Desktop video conferencing and calling are increasingly integrated into desktop unified communications suites, making elevating a voice call to video as simple as a mouse click or a keystroke.
High-definition video and voice transport systems, which can require as much as 4 to 6 Mbps of bandwidth, place a heavy burden on networks. This is a huge increase from the approximately 128 Kbps of bandwidth earlier systems used.
"Video conferencing consumes significant bandwidth and, unless an enterprise is prepared, it can cause problems within a network if users are competing for limited bandwidth," said Bern Elliot, vice president and distinguished analyst at Gartner Research.
This begs the question: Are enterprises ready and willing to support the bandwidth appetite of desktop video conferencing?
"Companies are trying to justify the bandwidth," said Irwin Lazar, vice president and service director at Nemertes Research. "There's a perception that video conferencing apps like Skype and YouTube improve collaboration. Interest in desktop video conferencing is definitely growing." These technologies are a "killer app" because they "help remote workers actively participate in room-based meetings," he added.
Most enterprises know what they need to do to support desktop video conferencing, but some are balking at the cost and limiting its use. "If it was free everyone would want it, but there's still significant interest in adoption of desktop video conferencing," said Elliot.
Since desktop video conferencing use is only expected to increase, do strategies to control bandwidth growth exist? Yes -- enterprises can use a variety of tools for admission control and managing traffic.
Policy-based admission control is a key tool enterprises can use to limit who has access to bandwidth and how much. "Policies can be built around individual job classifications, locations or codes," Elliot said.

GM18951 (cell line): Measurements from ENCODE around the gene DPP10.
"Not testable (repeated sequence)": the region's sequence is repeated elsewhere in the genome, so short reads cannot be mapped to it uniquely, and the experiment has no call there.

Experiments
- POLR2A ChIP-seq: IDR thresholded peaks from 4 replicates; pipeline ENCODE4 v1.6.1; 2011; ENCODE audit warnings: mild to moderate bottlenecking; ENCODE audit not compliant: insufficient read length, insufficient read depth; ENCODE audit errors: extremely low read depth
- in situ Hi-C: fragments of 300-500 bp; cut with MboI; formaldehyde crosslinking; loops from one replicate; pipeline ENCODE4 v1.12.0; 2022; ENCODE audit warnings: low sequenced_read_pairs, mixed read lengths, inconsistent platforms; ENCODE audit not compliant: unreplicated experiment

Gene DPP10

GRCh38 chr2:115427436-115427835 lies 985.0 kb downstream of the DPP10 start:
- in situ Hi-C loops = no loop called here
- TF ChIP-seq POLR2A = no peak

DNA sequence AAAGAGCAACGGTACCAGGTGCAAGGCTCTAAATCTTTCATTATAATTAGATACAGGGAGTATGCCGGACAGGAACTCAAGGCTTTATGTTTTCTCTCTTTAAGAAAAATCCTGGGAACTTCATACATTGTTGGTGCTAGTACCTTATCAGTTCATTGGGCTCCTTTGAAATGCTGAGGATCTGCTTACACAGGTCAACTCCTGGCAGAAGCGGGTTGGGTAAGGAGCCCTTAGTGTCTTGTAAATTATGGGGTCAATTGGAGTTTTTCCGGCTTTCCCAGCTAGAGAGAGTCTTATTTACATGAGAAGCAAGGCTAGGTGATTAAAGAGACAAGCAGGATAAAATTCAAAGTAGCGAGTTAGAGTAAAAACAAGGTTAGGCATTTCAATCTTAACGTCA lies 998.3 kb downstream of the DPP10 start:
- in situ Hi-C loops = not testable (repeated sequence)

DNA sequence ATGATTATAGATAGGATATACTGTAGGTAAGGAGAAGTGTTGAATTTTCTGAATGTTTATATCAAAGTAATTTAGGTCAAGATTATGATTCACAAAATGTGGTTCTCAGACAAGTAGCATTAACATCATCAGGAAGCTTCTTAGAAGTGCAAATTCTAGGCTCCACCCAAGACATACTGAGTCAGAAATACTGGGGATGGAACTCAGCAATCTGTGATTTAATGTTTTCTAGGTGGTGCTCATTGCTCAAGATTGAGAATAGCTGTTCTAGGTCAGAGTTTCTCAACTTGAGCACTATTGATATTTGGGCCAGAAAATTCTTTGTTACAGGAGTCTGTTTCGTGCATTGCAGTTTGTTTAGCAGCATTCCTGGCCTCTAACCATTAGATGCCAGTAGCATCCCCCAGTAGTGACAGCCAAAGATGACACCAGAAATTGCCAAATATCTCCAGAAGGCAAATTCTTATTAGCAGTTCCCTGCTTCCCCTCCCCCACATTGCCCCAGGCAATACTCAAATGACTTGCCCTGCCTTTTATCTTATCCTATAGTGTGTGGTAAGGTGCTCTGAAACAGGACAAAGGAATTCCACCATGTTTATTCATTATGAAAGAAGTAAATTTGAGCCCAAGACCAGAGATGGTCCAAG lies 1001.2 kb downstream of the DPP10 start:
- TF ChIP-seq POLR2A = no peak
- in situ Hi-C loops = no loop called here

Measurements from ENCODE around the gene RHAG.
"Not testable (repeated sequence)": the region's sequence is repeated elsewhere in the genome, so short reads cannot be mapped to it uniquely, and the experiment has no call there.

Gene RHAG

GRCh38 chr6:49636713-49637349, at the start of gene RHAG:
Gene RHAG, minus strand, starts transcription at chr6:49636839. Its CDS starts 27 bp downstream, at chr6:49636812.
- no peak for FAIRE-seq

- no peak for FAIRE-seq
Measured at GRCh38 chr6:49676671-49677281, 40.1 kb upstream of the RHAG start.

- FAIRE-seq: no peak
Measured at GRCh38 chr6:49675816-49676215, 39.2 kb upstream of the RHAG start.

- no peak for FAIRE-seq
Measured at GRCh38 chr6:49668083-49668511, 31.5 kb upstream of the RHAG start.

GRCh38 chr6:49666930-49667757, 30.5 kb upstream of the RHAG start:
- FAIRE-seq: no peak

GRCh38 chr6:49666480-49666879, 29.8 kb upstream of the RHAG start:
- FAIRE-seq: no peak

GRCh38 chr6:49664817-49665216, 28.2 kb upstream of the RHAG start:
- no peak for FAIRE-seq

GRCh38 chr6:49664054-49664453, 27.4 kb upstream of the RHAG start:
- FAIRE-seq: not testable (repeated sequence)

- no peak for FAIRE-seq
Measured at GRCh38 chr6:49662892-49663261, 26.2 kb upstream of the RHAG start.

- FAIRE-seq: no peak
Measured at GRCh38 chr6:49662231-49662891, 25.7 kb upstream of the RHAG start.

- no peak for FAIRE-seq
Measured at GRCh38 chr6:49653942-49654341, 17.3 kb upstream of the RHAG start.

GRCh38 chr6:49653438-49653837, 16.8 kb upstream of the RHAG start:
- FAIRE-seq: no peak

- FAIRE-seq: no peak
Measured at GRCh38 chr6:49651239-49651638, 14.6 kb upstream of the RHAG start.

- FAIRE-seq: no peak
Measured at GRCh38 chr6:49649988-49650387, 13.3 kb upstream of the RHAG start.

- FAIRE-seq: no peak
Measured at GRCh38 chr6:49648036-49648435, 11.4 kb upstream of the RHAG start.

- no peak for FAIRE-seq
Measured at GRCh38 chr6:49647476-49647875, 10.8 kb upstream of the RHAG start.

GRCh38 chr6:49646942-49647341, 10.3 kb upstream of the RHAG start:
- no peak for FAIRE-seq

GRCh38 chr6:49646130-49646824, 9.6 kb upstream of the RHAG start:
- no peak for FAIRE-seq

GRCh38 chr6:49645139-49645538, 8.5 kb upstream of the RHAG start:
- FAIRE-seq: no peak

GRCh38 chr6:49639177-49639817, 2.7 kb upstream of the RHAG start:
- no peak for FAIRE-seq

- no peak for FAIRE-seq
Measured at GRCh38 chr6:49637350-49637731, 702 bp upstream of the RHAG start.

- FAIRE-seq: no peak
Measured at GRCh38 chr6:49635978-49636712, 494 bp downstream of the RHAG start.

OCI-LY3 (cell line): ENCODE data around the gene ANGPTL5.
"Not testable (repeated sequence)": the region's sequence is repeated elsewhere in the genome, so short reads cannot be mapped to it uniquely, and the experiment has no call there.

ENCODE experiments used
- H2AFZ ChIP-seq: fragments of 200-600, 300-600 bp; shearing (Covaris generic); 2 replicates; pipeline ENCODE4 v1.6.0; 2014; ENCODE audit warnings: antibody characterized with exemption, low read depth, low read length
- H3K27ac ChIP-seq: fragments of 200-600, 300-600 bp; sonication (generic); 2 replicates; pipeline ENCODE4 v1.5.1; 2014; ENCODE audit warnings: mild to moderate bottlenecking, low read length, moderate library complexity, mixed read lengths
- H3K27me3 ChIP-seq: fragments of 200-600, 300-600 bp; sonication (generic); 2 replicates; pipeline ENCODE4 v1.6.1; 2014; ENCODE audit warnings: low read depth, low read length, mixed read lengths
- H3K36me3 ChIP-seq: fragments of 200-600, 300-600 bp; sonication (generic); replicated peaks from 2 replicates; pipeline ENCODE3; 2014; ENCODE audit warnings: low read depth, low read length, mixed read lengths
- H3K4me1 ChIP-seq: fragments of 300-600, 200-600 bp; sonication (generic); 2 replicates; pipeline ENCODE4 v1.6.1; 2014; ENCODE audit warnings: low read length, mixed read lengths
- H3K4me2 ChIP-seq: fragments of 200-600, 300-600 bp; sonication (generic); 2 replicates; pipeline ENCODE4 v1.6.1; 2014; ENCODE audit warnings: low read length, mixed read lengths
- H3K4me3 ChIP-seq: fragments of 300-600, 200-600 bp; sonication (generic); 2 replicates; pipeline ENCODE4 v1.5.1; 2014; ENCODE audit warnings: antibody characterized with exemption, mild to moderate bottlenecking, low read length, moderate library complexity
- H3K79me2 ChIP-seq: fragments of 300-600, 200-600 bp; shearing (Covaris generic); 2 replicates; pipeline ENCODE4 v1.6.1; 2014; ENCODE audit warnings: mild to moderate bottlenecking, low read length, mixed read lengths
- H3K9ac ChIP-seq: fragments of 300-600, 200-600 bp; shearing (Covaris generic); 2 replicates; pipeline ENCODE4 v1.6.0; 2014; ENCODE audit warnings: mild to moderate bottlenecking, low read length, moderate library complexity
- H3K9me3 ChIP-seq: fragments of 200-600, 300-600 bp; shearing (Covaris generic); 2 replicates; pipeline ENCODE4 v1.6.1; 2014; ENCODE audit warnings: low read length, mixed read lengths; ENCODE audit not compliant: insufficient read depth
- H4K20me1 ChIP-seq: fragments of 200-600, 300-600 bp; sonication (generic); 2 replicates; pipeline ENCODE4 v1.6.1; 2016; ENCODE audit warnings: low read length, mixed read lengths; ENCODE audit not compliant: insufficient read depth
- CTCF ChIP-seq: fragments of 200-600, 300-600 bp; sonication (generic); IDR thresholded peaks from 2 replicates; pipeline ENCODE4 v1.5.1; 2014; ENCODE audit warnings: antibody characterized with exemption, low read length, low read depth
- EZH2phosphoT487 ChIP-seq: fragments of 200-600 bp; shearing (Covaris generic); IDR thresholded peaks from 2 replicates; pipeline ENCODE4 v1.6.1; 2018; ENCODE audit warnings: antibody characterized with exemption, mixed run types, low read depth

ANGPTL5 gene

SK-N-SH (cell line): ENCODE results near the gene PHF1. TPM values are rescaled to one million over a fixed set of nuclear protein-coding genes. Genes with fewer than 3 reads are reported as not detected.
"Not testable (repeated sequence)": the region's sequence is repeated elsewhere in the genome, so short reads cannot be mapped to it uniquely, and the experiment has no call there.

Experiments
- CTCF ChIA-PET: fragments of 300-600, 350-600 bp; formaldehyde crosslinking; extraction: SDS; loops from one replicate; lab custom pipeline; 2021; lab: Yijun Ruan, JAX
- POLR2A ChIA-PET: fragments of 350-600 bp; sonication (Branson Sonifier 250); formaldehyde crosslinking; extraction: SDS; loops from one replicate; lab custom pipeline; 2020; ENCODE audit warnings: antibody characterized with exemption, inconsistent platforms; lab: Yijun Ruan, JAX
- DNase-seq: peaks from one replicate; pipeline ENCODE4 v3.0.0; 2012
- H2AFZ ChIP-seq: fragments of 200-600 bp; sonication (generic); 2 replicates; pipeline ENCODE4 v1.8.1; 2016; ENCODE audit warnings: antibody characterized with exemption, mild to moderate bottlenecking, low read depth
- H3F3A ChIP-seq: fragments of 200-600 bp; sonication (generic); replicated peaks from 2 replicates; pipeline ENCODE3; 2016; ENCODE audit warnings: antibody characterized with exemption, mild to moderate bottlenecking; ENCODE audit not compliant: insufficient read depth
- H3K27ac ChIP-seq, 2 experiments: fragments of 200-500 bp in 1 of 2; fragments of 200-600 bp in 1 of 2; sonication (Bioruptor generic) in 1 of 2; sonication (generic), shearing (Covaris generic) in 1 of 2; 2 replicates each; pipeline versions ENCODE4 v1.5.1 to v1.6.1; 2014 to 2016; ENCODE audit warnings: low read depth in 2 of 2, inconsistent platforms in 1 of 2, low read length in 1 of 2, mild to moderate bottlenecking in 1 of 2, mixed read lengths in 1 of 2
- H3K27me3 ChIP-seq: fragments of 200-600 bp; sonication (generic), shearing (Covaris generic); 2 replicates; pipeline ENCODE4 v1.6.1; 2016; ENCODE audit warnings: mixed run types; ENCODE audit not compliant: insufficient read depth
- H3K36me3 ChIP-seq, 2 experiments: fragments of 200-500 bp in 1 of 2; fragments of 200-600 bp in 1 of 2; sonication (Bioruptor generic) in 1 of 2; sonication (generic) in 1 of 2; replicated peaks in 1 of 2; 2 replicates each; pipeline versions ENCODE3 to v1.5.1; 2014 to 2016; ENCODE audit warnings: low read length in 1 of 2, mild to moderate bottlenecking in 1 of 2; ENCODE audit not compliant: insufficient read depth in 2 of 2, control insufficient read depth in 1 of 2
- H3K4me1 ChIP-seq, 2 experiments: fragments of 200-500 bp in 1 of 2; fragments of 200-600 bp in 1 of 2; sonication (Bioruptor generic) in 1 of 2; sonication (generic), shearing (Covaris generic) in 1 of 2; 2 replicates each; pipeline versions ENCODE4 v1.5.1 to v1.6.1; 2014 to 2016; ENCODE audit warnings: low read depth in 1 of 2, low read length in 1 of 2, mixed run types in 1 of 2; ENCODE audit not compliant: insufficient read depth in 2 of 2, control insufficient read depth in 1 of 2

Bandwidth utilization, which is slightly different from admission control, allows enterprises to limit the amount of bandwidth for specific applications. "This doesn't just place a limit on the number of users on your network, it enables traffic management by selecting the amount of bandwidth to make available," explained Elliot.
Video coding standards also play a key role in helping enterprises keep pace with increasing bandwidth demand. For example, "High Efficiency Video Coding" or H.265 that the International Telecommunications Union (ITU) recently ratified requires only 50% of the bit rate of its predecessor, H.264.
"New algorithms are constantly being developed to provide the same quality at lower bandwidth," said Andrew W. Davis, senior partner at Wainhouse Research. "This is the normal state of progress -- taking advantage of increasing power available on silicon to address bandwidth consumption."
Impact of video apps
Are the proliferation of video apps such as Skype and Apple's FaceTime affecting bandwidth? Not as much as you might expect.
Because they're designed to run over the public Internet, most consumer video apps "run at low bandwidth and can be easily shut down" by the enterprise, according to Davis.
"If properly managed, video apps can be effective enterprise tools. They create vulnerabilities if improperly managed," said Elliot. "It's important that everyone run the most recent releases to avoid vulnerabilities."